The world of translation for both the general public and professionals is the midst of a revolution. Machine translation has taken off. Google Translate may be its most public form but far from its most important use. Corporations such as Nestle and Amazon are using and developing better forms of machine translation.
To explain the process, phrases and sentences are compared with company-prepared glossaries, known Internet-accessible translations and grammar rules to create translated documents. Of course, as anybody that has ever used Google Translate can testify, the results are sometimes ludicrous but more and more often quite satisfactory.
Recently, I post-edited a very long machine translation of a complex tender offer in French. I felt I was dealing with an idiot savant in the sense that genius and stupidity were randomly mixed. While for confidentially reasons I cannot provide specific examples, I can say that a perfect translation of a complex sentence would often be followed by an irrelevant translation of a simple sentence. The same word would be translated differently in consecutive sentences. The grammar ranged from Oxford correct to awful first year ESL student. In short, unlike human translation, there was no rhyme and reason to the quality of the translation.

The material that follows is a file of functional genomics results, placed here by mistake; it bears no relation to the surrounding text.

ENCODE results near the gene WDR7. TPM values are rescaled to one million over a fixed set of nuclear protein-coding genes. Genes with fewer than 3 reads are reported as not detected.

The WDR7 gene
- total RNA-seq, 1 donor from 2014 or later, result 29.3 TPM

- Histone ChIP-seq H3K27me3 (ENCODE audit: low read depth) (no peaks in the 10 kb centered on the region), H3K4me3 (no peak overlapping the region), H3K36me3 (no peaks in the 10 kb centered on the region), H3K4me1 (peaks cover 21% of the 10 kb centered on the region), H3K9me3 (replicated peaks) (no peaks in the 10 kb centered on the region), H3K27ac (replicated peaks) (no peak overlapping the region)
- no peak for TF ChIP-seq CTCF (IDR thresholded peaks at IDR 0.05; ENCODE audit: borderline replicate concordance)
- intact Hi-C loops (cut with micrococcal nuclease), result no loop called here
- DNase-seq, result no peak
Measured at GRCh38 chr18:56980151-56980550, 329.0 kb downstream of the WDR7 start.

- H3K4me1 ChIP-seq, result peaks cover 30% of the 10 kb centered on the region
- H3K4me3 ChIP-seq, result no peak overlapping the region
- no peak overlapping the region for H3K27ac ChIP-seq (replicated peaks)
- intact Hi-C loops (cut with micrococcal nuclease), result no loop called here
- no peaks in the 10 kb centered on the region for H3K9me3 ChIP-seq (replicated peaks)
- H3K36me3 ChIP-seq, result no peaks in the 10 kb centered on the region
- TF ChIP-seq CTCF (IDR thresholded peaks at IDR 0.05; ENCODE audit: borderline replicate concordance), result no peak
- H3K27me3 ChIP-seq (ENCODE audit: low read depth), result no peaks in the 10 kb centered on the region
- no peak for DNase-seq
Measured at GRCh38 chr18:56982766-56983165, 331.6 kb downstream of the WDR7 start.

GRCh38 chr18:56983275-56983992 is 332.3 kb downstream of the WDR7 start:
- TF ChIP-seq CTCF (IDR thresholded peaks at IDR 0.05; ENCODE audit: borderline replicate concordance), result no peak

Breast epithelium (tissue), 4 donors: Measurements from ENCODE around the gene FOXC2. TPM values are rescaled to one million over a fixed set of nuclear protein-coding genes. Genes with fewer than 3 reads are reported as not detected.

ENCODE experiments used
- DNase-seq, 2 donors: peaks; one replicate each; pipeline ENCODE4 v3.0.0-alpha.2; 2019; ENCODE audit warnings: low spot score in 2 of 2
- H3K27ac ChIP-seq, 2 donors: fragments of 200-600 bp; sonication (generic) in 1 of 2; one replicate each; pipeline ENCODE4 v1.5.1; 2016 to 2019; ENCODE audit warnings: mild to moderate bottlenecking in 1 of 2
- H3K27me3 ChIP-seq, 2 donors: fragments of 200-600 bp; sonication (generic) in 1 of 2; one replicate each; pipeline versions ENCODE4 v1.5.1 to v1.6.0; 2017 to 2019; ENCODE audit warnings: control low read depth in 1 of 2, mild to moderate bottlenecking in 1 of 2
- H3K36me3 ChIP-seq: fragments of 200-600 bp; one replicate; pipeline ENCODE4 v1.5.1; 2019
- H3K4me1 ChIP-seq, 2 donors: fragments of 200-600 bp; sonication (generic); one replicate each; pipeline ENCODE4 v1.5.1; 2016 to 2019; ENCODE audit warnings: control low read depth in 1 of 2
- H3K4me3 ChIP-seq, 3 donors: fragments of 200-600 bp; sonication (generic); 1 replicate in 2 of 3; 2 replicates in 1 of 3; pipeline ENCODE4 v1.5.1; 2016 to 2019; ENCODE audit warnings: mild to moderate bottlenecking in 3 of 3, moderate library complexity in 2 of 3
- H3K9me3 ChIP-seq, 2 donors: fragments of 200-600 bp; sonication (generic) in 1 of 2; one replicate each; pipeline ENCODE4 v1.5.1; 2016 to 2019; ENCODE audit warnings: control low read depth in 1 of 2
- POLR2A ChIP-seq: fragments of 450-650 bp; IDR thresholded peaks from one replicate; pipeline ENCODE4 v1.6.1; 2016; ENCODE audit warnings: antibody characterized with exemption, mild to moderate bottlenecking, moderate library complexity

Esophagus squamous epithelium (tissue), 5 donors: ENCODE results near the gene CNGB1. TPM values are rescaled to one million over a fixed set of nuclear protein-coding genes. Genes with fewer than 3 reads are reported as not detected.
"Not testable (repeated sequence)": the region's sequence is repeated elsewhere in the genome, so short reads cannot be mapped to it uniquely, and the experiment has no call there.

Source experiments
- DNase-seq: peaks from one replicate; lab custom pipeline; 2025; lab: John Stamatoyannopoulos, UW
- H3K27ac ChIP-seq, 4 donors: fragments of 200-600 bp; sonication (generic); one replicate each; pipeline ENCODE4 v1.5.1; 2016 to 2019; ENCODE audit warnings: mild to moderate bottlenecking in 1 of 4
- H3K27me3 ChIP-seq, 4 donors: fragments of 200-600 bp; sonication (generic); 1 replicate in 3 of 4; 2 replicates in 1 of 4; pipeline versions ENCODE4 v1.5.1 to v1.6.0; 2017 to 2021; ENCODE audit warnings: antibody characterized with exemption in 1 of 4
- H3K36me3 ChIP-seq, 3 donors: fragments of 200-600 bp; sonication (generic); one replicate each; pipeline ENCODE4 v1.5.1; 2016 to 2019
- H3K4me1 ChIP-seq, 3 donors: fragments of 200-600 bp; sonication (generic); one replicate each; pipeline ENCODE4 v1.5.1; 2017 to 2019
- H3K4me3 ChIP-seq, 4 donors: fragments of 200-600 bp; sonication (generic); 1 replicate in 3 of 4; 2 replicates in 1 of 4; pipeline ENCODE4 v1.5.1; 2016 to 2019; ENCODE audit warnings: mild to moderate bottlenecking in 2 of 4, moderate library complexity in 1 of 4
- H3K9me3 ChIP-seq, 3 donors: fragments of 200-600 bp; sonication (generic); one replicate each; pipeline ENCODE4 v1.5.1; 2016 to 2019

This required me to treat each sentence as completely isolated in terms of my confidence level in the translation. When editing human translation, it is a bit like observing the driver ahead of you: you quickly get a sense of whether to trust or avoid him/her. Here, my mind had to refuse to trust any translation based on the previous segments. Even harder psychologically, I could not even say to myself “what an idiot” or “what a good translator” because the translator was digital. All in all, it was a very different editing experience.
Many translators fear that machine translation is the end of the profession. The probable truth is the opposite. Translation is one of the fastest growing professions in the world thanks to the world-village phenomenon, among other reasons. It is clear that machine translation handles certain jobs, especially large masses of text and very standard email messages, much more efficiently and cost-effectively than human translation. However, technical translation of all kinds, including medical and legal, requires the human brain both with and without computer help. As we have all experienced, there is nothing more intelligent and stupid than a computer.